Referenced by
Citing PatentFiling datePublication dateApplicantTitle
US4229219 *Aug 24, 1979Oct 21, 1980International Business Machines CorporationInks for ink jet printing
US4286989 *Sep 30, 1980Sep 1, 1981International Business Machines CorporationFormulations for ink jet printing
US4533920 *May 29, 1984Aug 6, 1985Canon Kabushiki KaishaInk-jet recording method
US5017224 *Jun 21, 1990May 21, 1991Kabushiki Kaisha PilotWater-resistant ink composition
US5019164 *May 9, 1990May 28, 1991Kabushiki Kaisha PilotWater-resistant ink composition
US5100470 *Oct 25, 1990Mar 31, 1992Hewlett-Packard CompanyWaterfast ink formulations for thermal ink-jet using organic amines
US5223028 *Aug 19, 1991Jun 29, 1993Lexmark International, Inc.Waterfast aqueous inks
US5254159 *Dec 17, 1992Oct 19, 1993Xerox CorporationInk compositions
US5364462 *Nov 12, 1993Nov 15, 1994Graphic Utilities, IncorporatedWaterfast inks
US5409529 *Aug 30, 1993Apr 25, 1995Canon Kabushiki KaishaInk, and ink-jet recording method and instrument using the same
US5596027 *Jul 13, 1995Jan 21, 1997Videojet Systems International, Inc.Condensation and water resistant jet ink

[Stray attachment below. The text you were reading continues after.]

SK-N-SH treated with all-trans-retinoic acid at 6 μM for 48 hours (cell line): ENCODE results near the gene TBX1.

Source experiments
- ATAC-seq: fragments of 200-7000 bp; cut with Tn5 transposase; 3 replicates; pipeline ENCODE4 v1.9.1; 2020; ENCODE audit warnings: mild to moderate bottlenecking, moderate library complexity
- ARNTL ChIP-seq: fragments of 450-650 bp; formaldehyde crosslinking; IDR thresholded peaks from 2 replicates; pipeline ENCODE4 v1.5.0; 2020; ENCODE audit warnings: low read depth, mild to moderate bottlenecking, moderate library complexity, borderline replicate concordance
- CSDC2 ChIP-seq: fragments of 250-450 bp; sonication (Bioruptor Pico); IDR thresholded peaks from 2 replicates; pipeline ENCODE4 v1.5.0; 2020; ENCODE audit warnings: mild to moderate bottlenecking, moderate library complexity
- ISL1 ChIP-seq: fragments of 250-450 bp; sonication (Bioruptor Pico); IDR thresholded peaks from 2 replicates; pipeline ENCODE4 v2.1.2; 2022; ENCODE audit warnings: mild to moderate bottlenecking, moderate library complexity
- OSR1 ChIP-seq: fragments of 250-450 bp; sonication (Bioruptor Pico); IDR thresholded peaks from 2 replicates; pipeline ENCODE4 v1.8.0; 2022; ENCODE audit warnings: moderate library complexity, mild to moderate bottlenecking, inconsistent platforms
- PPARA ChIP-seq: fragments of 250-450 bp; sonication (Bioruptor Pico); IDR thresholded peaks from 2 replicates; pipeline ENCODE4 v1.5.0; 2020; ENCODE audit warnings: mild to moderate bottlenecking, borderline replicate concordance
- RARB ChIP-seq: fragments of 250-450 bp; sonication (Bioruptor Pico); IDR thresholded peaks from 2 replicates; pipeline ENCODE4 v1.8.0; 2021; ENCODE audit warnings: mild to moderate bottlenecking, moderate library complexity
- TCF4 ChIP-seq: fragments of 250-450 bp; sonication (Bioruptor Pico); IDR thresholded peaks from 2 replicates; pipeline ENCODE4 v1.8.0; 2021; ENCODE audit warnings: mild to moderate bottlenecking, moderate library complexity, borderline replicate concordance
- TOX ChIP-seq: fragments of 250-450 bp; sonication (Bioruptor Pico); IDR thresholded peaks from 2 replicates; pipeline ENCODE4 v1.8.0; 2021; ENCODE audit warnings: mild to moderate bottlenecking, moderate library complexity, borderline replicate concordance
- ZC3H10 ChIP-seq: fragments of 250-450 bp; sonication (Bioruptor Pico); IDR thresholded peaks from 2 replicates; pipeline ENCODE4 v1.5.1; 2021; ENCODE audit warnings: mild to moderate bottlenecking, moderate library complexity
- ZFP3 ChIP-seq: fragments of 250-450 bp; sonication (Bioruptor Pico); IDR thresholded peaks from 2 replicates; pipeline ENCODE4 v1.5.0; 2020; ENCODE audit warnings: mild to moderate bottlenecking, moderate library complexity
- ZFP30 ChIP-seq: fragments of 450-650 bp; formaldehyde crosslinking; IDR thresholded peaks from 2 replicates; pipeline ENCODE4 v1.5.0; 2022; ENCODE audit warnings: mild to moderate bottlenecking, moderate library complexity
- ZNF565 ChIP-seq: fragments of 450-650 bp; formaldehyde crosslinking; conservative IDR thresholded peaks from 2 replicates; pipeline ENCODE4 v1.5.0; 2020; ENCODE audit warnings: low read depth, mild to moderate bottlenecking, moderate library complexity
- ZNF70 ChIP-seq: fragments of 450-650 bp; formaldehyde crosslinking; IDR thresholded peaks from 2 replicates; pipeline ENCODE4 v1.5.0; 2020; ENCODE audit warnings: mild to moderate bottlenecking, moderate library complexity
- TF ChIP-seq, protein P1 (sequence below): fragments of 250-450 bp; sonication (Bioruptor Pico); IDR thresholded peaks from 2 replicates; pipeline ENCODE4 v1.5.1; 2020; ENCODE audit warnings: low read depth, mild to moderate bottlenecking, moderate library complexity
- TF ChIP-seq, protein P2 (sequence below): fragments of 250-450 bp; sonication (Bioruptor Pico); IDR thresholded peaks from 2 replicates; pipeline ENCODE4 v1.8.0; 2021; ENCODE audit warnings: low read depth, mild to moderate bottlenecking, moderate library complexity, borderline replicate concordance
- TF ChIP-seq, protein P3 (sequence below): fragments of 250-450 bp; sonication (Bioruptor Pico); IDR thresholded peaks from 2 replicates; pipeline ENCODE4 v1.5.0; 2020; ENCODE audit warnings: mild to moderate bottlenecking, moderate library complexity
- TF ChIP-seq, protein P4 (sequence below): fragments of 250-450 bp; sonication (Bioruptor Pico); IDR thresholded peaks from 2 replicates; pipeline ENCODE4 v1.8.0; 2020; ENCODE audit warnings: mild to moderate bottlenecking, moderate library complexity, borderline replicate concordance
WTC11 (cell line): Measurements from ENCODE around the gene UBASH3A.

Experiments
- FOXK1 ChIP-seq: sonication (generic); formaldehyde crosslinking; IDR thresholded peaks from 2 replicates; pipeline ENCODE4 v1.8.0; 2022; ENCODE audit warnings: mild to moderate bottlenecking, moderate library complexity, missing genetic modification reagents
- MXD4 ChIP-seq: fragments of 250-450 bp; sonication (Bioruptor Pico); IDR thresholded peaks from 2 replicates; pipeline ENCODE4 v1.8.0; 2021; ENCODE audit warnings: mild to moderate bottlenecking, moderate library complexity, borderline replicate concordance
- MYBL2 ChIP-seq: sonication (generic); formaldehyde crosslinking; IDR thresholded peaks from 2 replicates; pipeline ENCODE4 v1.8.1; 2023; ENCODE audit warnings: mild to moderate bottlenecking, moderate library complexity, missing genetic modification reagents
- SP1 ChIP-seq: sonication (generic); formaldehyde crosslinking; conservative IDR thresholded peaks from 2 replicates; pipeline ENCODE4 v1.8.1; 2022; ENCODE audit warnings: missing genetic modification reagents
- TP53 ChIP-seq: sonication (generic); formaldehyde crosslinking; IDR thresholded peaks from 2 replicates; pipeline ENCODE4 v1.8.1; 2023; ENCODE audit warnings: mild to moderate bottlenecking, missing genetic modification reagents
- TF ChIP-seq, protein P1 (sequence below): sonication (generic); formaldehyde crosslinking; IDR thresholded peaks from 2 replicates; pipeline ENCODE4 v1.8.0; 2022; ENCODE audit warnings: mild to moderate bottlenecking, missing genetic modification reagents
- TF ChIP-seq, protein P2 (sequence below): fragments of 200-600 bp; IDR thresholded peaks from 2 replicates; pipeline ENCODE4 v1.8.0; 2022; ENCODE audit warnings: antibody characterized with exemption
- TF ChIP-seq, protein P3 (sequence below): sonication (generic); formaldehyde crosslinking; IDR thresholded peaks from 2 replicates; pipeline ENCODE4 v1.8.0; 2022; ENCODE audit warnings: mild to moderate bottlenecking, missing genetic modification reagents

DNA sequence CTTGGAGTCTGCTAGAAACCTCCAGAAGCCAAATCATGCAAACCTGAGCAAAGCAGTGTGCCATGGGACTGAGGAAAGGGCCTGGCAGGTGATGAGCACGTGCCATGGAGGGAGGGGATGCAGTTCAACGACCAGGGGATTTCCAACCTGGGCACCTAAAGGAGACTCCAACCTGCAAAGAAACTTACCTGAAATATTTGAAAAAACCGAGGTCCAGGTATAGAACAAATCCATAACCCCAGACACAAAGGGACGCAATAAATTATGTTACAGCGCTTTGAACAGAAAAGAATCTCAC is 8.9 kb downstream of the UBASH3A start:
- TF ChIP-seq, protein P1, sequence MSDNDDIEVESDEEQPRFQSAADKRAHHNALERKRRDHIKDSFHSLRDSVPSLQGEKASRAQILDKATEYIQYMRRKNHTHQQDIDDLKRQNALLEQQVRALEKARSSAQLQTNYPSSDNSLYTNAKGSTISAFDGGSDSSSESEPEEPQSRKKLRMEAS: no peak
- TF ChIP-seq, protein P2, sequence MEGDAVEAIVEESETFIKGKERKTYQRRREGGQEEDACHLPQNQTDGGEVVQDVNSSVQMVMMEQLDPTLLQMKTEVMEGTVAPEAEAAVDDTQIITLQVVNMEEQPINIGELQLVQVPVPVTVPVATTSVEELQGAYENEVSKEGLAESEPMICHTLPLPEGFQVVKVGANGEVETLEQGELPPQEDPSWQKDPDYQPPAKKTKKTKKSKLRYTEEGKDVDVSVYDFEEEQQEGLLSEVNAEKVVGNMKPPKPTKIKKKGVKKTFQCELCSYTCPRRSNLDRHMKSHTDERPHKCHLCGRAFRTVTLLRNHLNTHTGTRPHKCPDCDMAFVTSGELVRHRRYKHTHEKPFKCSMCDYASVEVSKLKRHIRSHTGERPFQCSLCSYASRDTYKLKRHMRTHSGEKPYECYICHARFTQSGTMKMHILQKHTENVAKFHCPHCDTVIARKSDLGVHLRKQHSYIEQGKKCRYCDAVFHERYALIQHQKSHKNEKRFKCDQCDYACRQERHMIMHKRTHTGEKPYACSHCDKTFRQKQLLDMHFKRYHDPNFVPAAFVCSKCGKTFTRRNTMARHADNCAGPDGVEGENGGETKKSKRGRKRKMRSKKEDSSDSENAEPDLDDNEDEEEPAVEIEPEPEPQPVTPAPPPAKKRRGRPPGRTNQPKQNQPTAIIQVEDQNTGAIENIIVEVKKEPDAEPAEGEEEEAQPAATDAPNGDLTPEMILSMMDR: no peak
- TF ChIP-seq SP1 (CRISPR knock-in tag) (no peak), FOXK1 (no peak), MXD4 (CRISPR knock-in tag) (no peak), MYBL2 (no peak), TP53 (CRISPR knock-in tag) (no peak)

US5693127 *Jun 21, 1996Dec 2, 1997Domino Printing Sciences, PlcInks
US5788753 *Oct 28, 1996Aug 4, 1998Hewlett-Packard CompanyPolyamines complexed to anionic dyes, thereby forming water-soluble cationic dyes
US5958999 *Apr 5, 1996Sep 28, 1999Cabot CorporationInk compositions and method for generating images produced therefrom
US5973025 *Apr 11, 1995Oct 26, 1999Sri InternationalAqueous ink compositions containing a binder of a neutralized acidic resin
US6090193 *Oct 3, 1997Jul 18, 2000Sri InternationalWater-based ink compositions containing a binder material of a polymeric resin and a neutralizing composition
US6221933Apr 1, 1999Apr 24, 2001Marconi Data Systems Inc.Fast drying jet ink composition
EP0024497A1 *Jun 24, 1980Mar 11, 1981International Business Machines CorporationInk composition
EP0028720A1 *Oct 15, 1980May 20, 1981International Business Machines CorporationInk composition
EP0142867A2 *Nov 22, 1984May 29, 1985Orient Chemical Industries, Ltd.Coloring composition
EP0142867A3 *Nov 22, 1984Aug 5, 1987Orient Chemical Industries, Ltd.Coloring composition
EP0147667A1 *Nov 30, 1984Jul 10, 1985Orient Chemical Industries, Ltd.Reaction product and its use as additive conferring water resistance on ink compositions and colouring compositions and on paper
EP0604097A1 *Dec 14, 1993Jun 29, 1994Xerox CorporationInk compositions
U.S. Classification106/31.43, 347/100
International ClassificationC09D11/00, C09D11/16
Cooperative ClassificationC09D11/38
European ClassificationC09D11/38
Legal Events
Mar 28, 1991ASAssignment
Effective date: 19910326
Owner name: MORGAN BANK
Effective date: 19910327